I have actually taken to labeling them, but I still end up intermixing the different components in one bin.  There are also certain items that need bigger storage, and I usually look at the small parts organizers found in the do-it-yourself or home improvement stores.  So I don’t really have a uniform storage unit for my components, but I confine myself to stackable or flat surface containers.  You will usually see piles upon piles of them on one corner of the room — or in my storage closet which is bursting at the seams.

My sewing adventures have also been put on hold because of my trip home.  I would have hated to be left leaving with an unfinished project.  I might not remember all the things that I should and not be able to finish the piece.  I have more than enough fabric to work with, and I hope to complete some light coats before autumn is upon us.

Of course, the very point of writing here again is because I want to chronicle my crafting journey for the remainder of the year.  Again, more for my benefit than anything else.  I have time and again attempted to plot a crafting calendar with no success.  The calendar was done, but I failed to follow through.  This time, I will post as I go along, and I’m already thinking that would actually see more crafting accomplished.

August is upon us and before you know it, the so-called “BER” months will be here, beginning with September. For us Filipinos, that signals the beginning of yet another season, and yet a different set of crafts altogether.

Here’s to a more productive second half of the year in crafting.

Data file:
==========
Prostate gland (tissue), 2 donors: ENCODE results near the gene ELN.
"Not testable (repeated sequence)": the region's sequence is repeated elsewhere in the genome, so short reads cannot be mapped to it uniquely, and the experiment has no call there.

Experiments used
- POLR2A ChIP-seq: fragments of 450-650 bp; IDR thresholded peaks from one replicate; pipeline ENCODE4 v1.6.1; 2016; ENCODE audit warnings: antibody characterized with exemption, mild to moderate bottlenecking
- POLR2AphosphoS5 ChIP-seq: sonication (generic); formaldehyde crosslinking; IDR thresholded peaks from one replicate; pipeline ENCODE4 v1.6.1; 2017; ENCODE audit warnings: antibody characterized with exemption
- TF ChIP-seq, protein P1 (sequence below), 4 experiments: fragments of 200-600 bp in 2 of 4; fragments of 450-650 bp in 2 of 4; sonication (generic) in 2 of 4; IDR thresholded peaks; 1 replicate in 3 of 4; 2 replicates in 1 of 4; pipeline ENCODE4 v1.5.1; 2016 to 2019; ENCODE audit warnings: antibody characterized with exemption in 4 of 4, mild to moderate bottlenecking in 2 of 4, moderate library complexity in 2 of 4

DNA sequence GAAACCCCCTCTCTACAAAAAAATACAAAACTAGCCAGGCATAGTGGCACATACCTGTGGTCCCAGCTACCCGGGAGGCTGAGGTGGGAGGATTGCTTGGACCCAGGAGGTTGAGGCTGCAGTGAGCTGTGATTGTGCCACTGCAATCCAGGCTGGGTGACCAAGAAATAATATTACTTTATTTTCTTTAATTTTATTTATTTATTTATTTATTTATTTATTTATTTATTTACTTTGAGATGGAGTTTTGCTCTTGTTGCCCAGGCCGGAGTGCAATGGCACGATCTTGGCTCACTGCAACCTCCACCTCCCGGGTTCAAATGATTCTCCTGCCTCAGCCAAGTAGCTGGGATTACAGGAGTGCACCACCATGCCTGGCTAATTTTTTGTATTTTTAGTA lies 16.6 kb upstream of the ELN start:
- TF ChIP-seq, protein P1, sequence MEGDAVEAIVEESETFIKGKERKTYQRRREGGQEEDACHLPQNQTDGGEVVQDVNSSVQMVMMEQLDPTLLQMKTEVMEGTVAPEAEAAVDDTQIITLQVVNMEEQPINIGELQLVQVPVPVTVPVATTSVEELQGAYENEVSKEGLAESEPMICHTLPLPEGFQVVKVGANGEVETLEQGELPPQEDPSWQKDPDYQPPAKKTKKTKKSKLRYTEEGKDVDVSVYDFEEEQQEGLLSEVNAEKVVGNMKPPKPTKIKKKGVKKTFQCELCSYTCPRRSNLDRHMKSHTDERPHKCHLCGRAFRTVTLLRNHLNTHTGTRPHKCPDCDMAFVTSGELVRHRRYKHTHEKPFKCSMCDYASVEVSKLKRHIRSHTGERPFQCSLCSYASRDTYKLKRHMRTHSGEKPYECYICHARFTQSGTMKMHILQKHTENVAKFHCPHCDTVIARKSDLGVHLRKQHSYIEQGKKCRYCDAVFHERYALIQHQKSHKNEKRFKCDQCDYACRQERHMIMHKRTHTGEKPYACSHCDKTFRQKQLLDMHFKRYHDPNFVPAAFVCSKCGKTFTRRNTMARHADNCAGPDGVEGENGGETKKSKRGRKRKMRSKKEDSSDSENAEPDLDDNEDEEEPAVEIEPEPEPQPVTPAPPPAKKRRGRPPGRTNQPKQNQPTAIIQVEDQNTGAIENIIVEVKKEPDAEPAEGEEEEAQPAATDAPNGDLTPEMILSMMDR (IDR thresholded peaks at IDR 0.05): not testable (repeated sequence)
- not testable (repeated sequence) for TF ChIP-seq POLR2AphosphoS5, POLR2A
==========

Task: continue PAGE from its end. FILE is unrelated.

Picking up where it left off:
A Stitch at a time

I am a novice sewist.  I used to be afraid of the sewing machine way back when we first got introduced to each other in grade school.  It was a class we called “Work Education” which was a version of “Home Economics”, a class supposed to equip us with skills to be homemakers.

I didn’t do well in sewing.  My pajama project wasn’t even anything close to just tight.  It was totally askew and was beyond repair.  I was almost deathly afraid of how the needle rattled on with a menacing continuous growl to keep going.

Many years later, I have since become bestfriends with needles.  From elaborate cross stitch projects  to actually hand sewing my pant hems, I learned how to sew neatly, giving enough room for my thread to embrace the fabric without unsightly wrinkling.  I used needles extensively in various crafts, like hair ribbons I sewed together, and even in accessories — more so in pieces where I used fabric or ribbons.

After moving to New York from Manila in 2000, I found my crafting interests growing and I explored new ways to make things with my hands.  And then upon the prodding of friends, we enrolled at a sewing class at Mood U over at Mood Fabrics .  I originally went in hoping to learn basic sewing in my hopes to sew bags and clutches in particular.  Fittingly, the first project was a tote.

Spread out over 6 weeks, I worked on getting to know a sewing machine all over again.  I thought threading the machine would be difficult, but by the time I sat in front of the one we had in class, I learned how to do it and now I do it with no diagrams or prompts.  It’s been two years since that class, and I’ve enrolled in at least one other sewing class.  This time, we made a coat.  My end product was actually pretty decent, considering my skill level.

I have always believed that anything can be learned.  At the end of the day, it really boils down to wanting to learn and embracing the process.  One of my early intentions really was that I wanted to make my own clothes.  I have never been a single size all throughout, and some part or other would need alteration.  My curvy figure makes most tops pop in places they shouldn’t.  I thought that the best solution was to learn how to make my own.

I am still learning and have started creating.  I’ve sewn one fabulous evening or special occasion box pleated skirt.  It has required a few alterations, but I have been happy with my second piece.  Right now, I’ hoping to work on some simple pieces I can reproduce I different prints.  Or else patterns can be shortened or lengthened.